(b. 1993, Lahore, Pakistan) Usama Khalid is a custodian of the phonk. His chief concern lies with paintings and drawings but he is always a raring to do a sculpture or two or maybe an instillation if you be so kind. He received a BFA from UTA and has been featured in New American Paintings. His work mostly deals with immigrant identity, alienation, loss, information, and often times explores the connections between his native abode Pakistan and the United States and their similarities and differences. By exploring this relationship he hopes to inform his spectators and patrons of the beauty in the world at large and the closeness between peoples.

Matthew Maher, MFA '21

if you want a revolution

return to your childhood

and kick out the bottom


dont mistake changing

headlines for changes


if you want freedom

dont mistake circles

for revolutions


think in terms of living

and know

you are dying

& wonder why


if you want a revolution

learn to grow in spirals

always being able to return

to your childhood

and kick out the bottom


This is what ive been

trying to say—if you

attack the structure—

the system—the establishment

you attack yourself


& attack if you must

challenge yourself externally


but if you want a revolution

return to your childhood

& kick out the bottom


be able to change

yr own internal chemistry

walk down the street

& flash lights in yr head

at children


this is not a game

your childhood

is the foundation

of the system


walk down the street

flash lights in yr head

at children but be wary

of anyone old enough to kill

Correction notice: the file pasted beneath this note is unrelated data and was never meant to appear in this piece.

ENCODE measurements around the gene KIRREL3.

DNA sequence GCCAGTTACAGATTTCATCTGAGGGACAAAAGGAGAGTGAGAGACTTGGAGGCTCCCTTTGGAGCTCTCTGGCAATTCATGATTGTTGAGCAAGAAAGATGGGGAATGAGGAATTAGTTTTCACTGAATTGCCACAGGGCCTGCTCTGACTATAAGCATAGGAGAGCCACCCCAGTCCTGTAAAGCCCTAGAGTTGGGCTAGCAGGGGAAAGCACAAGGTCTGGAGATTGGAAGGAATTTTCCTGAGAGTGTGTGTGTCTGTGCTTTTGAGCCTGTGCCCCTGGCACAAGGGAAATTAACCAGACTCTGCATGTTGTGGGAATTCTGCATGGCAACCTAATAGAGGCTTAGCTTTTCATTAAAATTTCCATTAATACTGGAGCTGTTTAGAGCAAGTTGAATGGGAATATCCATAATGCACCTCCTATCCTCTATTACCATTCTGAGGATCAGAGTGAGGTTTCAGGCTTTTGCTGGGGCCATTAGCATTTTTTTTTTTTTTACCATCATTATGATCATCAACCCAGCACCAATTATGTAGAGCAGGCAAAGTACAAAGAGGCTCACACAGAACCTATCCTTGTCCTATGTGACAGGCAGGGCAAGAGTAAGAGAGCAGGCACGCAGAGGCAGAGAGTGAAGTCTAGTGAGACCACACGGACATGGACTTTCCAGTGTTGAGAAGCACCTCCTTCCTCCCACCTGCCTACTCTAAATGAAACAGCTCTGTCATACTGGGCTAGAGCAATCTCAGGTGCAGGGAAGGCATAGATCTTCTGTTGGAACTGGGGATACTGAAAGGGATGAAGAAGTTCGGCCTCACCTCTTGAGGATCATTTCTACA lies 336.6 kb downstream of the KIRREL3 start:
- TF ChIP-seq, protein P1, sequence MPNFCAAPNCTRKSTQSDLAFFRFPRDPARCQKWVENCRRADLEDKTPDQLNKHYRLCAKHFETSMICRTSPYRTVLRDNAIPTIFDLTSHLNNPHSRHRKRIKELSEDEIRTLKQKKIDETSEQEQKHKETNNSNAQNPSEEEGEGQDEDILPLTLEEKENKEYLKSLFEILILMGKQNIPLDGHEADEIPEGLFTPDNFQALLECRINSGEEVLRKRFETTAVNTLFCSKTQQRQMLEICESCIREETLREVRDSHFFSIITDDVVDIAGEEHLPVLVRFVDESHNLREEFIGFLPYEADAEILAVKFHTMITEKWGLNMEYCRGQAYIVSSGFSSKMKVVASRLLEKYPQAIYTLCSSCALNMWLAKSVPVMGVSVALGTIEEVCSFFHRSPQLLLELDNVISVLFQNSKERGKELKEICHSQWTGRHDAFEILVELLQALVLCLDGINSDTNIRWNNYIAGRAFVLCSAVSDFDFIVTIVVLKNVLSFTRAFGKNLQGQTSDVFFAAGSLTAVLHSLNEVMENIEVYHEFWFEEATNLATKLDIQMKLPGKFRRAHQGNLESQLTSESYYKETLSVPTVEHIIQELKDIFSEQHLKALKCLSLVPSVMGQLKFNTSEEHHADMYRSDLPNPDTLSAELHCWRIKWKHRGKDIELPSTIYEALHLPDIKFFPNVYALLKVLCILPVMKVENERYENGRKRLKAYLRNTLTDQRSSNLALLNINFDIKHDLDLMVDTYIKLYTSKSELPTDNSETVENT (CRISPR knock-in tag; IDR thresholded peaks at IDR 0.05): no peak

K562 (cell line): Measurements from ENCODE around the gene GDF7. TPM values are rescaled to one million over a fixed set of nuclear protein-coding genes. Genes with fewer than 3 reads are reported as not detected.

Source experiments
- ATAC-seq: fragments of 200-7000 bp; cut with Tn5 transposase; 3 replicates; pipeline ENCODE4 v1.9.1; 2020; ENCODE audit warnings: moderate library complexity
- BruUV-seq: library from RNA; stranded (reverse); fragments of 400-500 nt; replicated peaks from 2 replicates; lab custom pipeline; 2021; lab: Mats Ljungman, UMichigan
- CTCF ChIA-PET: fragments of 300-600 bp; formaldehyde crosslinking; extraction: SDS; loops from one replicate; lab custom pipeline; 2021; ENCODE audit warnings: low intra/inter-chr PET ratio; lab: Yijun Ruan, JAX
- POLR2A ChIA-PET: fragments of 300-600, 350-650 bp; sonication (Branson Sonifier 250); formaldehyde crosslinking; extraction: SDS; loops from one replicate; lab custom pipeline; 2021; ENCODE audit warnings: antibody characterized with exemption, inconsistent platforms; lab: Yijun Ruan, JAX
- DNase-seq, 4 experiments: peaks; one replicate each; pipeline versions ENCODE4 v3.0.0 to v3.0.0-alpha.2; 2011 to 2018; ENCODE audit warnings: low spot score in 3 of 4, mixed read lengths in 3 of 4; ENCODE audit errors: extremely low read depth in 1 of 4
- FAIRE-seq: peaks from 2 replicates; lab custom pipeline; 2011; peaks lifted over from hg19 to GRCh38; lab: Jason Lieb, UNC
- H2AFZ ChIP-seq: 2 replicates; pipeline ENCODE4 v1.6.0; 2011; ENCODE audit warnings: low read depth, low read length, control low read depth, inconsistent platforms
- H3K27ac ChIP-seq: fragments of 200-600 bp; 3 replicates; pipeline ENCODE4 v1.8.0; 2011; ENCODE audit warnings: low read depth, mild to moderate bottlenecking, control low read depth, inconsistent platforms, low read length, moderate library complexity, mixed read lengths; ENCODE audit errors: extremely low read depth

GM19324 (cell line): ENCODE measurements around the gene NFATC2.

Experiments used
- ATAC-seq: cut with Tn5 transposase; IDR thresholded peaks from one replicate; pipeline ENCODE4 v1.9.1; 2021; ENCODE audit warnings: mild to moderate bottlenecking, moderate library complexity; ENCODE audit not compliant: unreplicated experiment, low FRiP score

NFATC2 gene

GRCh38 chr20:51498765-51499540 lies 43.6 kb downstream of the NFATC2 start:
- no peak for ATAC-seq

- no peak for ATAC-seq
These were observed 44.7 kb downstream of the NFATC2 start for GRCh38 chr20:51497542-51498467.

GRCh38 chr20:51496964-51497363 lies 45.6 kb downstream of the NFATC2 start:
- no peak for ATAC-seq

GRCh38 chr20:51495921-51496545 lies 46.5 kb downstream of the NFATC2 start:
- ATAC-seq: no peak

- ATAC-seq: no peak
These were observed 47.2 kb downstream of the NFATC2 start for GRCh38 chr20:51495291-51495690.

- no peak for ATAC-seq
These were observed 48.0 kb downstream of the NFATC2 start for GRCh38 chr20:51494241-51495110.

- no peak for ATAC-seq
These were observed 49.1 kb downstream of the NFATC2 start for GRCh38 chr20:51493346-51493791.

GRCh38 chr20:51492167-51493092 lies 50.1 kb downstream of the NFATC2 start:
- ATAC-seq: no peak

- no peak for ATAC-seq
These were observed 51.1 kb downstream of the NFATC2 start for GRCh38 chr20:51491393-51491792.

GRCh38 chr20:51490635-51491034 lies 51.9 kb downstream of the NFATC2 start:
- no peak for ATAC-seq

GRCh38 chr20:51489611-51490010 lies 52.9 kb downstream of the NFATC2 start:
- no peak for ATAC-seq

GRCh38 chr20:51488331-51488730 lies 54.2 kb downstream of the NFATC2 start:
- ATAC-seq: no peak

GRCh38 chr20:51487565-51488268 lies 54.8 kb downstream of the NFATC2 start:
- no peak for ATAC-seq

learn how to disappear


before they can find you


(that is, if you want to

stay alive)


if you want a revolution

do it "together"

but dont get trapped in

words or systems


people are people

no matter what politics

color or words they use

& they all have children

buried in their head


if you want a revolution

grow a new mind

& do it quietly

if you can


return to your childhood

and kick out the bottom

then become a being

not dependent on words

for seeing


whenever you get bored

change headlines

colors politics words

change women


but if you really want

a revolution

learn how to change

your internal chemistry

then go beyond that


walk down the streets

& flash light at



                       ~D A Levy

Tombstone as a Lonely Charm (Part 3)

Analise Minjarez, MFA '21

(b.1990, El Paso, Texas) Analise Minjarez is an textile artist and arts educator from El Paso, TX. Minjarez received her BFA in Fibers from the University of North Texas in 2013. Tierra Firme was founded by Minjarez and Sarita Westrup in 2014 as a collaborative effort to celebrate the Texas-Mexico border region through original artworks, educational programming, and artist interviews. Tierra Firme was awarded the 2017 Arch and Anne Giles Kimbrough Fund Award from the Dallas Museum of Art. Most recently, Minjarez has exhibited work at the XOLO Gallery in El Paso, TX.

Mylan Ngyuen, MFA '21

(b.1986, Dallas, Texas) Mylan Nguyen is an interdisciplinary artist. Her work explores the dialogue between ceramics, drawing, painting, printmaking, and installation work. The subject matter is often animals and figures interpreted through her illustrations. The work depicts open narratives through visual storytelling in an illustration style that is cute, colorful, and ephemeral. Mylan received her BFA in Illustration at Otis College of Art and Design in Los Angeles. She also spent some time studying Ceramics in Shibuya and Mashiko Japan.

Jennifer Wester, MFA '21

(b.1985, Dallas, Texas) Wester is an interdisciplinary artist with a B.A. in Computing and the Arts from Yale University. Formerly a competitive figure skater for TeamUSA, Wester's visual arts practice focuses on movement, feedback systems, and perception through performance, metal sculpture, audio-visual projections, paintings, and printmaking work. Her pieces are often referential to fascinations and sensations from her life on ice as a skater and her personal experiences with injury, ego, and identity.